(AP) — Former Honolulu Mayor Peter Carlisle wants to return to his old job as the city’s top prosecutor because of a growing corruption scandal, he said Wednesday.

Carlisle told The Associated Press he is seeking to replace Honolulu Prosecuting Attorney Keith Kaneshiro, who took a leave of absence after receiving a letter informing him he’s a target in a federal investigation.

The investigation has led to indictments against retired Honolulu police chief Louis Kealoha and his wife, former deputy prosecutor Katherine Kealoha. They’re charged with using police resources and abusing their authority to conspire with police officers to frame a relative in an attempt to hide their financial fraud.

FILE - This March 11, 2011 file photo shows then-Honolulu Mayor Peter Carlisle speaking on a telephone as he worked from the Department of Emergency Management in Honolulu. Carlisle says a growing corruption investigation has made him want to return to his old job as the city's top prosecutor. Carlisle tells The Associated Press, Wednesday, April 10, 2019 he's ready to run against Honolulu Prosecuting Attorney Keith Kaneshiro, who took a leave of absence after receiving a letter informing him he's a target in a federal investigation. (AP Photo/Rebecca Breyer)

This March 11, 2011 file photo shows then-Honolulu Mayor Peter Carlisle.

AP

U.S. prosecutors say Katherine Kealoha bilked banks, relatives and children whose trusts she controlled to fund the couple’s lavish lifestyle. The Kealohas have pleaded not guilty.

Kaneshiro hasn’t been charged and details about the investigation of him haven’t been publicly disclosed. He couldn’t be reached for comment Wednesday. His attorney has said Kaneshiro deserves a presumption of innocence.

The next election for prosecuting attorney isn’t until 2020.

Carlisle, 66, said he would be willing to serve sooner if Kaneshiro is ousted. A Honolulu businessman has filed an impeachment petition against Kaneshiro.

“I’m geared up and ready to go,” Carlisle said. “The sooner Kaneshiro is replaced the better off Honolulu will be.”

Carlisle was most recently in private practice. He said he’s up to the job even though he’s been battling a medical condition that’s preventing him from driving for six months. “It’s a brain bleed. A surface bleed,” he said.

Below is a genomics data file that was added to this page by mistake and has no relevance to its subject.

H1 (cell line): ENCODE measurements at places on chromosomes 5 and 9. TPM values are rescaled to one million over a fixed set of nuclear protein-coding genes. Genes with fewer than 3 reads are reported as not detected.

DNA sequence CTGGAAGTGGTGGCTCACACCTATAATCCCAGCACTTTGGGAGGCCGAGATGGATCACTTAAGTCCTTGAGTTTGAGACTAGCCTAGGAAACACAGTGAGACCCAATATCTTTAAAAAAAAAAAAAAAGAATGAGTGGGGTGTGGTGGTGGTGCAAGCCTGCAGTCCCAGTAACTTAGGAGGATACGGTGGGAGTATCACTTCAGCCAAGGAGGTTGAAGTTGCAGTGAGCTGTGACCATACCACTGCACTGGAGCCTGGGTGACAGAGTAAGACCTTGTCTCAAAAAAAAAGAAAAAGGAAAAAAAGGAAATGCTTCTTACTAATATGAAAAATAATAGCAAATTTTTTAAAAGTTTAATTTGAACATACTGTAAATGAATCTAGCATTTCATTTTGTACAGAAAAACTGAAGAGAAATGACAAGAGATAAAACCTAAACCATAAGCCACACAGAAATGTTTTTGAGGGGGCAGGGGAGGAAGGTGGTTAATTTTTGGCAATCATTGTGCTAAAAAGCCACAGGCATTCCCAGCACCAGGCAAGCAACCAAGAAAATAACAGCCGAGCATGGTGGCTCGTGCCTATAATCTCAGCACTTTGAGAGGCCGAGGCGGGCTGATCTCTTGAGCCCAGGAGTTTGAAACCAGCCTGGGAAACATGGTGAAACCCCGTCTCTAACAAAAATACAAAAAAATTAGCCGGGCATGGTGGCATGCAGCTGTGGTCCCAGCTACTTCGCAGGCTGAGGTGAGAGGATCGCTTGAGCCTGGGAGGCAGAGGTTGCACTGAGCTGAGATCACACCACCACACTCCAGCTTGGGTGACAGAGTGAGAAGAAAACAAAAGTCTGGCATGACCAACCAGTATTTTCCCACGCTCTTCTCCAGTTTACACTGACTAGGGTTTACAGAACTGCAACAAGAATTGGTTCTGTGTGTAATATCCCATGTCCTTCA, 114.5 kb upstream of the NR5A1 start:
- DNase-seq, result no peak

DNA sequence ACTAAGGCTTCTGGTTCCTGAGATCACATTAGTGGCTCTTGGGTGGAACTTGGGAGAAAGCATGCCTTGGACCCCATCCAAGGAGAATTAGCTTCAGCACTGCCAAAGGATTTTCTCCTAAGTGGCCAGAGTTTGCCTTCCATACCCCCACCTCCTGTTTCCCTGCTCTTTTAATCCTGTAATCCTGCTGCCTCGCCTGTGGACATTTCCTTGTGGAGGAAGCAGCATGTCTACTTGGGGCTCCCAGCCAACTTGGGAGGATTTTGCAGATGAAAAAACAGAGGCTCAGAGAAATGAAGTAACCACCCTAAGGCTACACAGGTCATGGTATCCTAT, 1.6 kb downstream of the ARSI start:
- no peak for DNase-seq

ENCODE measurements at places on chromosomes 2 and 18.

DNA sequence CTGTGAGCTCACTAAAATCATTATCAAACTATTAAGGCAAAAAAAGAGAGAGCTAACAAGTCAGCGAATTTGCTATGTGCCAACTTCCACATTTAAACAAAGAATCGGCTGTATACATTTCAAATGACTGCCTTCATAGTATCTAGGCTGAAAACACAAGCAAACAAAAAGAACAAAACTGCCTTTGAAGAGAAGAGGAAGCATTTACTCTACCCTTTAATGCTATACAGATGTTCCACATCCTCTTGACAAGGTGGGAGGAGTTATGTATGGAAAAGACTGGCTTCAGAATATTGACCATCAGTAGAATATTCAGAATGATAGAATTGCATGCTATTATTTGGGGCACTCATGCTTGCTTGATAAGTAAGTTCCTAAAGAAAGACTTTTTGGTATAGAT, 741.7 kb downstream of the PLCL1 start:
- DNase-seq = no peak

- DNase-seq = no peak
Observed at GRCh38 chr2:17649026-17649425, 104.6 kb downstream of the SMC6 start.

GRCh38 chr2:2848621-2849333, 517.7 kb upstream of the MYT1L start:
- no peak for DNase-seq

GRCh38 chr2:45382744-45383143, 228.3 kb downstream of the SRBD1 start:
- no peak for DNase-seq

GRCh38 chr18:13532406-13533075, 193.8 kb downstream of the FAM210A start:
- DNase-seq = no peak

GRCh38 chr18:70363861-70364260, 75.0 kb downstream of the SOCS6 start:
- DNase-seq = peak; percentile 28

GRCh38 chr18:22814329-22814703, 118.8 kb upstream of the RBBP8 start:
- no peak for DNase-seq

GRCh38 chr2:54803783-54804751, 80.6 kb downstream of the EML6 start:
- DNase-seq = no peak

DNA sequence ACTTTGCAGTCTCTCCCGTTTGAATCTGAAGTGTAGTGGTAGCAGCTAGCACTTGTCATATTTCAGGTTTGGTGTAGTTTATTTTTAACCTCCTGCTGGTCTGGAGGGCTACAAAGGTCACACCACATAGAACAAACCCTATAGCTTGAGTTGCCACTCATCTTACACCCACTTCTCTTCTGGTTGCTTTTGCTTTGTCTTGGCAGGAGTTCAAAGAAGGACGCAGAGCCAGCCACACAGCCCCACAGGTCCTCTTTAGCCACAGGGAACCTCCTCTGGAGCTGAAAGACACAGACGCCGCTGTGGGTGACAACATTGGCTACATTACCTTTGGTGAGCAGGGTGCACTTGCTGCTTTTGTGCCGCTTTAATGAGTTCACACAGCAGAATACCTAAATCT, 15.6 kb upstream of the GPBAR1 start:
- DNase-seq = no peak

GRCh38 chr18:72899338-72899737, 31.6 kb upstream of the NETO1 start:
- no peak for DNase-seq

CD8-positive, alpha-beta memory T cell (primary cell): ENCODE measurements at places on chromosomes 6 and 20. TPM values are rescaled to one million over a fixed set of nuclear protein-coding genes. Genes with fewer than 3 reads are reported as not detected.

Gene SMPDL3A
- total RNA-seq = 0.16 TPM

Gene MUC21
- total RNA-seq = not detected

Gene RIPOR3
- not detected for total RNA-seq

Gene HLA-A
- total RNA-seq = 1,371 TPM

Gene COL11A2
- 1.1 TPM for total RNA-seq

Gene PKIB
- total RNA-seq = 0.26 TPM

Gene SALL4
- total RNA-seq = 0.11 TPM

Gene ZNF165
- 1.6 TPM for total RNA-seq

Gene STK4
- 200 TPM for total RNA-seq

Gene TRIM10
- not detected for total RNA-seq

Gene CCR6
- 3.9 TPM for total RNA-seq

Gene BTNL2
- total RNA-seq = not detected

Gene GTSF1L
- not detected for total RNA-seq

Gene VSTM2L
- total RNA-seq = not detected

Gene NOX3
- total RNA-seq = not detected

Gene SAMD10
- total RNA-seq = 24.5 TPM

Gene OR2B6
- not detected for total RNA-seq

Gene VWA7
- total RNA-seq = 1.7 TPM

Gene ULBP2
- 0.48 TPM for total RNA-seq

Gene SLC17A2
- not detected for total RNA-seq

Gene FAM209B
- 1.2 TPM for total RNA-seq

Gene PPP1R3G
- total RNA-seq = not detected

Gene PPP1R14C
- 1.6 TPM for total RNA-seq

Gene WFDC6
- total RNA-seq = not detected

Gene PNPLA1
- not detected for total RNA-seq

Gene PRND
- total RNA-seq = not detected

Carlisle was the city’s prosecutor from 1996 to 2010. He was mayor from 2010 to 2012.

“It staggers the mind as to how corruption has completely infested the current circumstances,” he said. “It puts a stain on the law enforcement community that will be very, very difficult to erase.”

Carlisle would be a serious candidate, said Neal Milner, a retired University of Hawaii political science professor. “He’s a good politician,” he said. “Kaneshiro is about as vulnerable now as he’s ever been.”

Milner noted that Carlisle beat Kaneshiro in a 2004 primary.

The city charter says if there’s at least a year left in the prosecutor’s term, there would be a special election, said Colin Moore, director of the university’s Public Policy Center. If less than a year, the first deputy would serve. If the first deputy is found to be unqualified, the mayor and council would appoint someone, Moore said.

“I think that Mayor Carlisle has wanted to become involved again,” Moore said. “I think he probably sees himself as a steady hand to guide the ship, at least for one term.”

There have been only three people in the prosecutor’s job since it became an elected position in 1981, Moore said. “There might be an opportunity here for a fresh face or a new person,” he said. “We haven’t seen a real strong challenge in that office for a while.”

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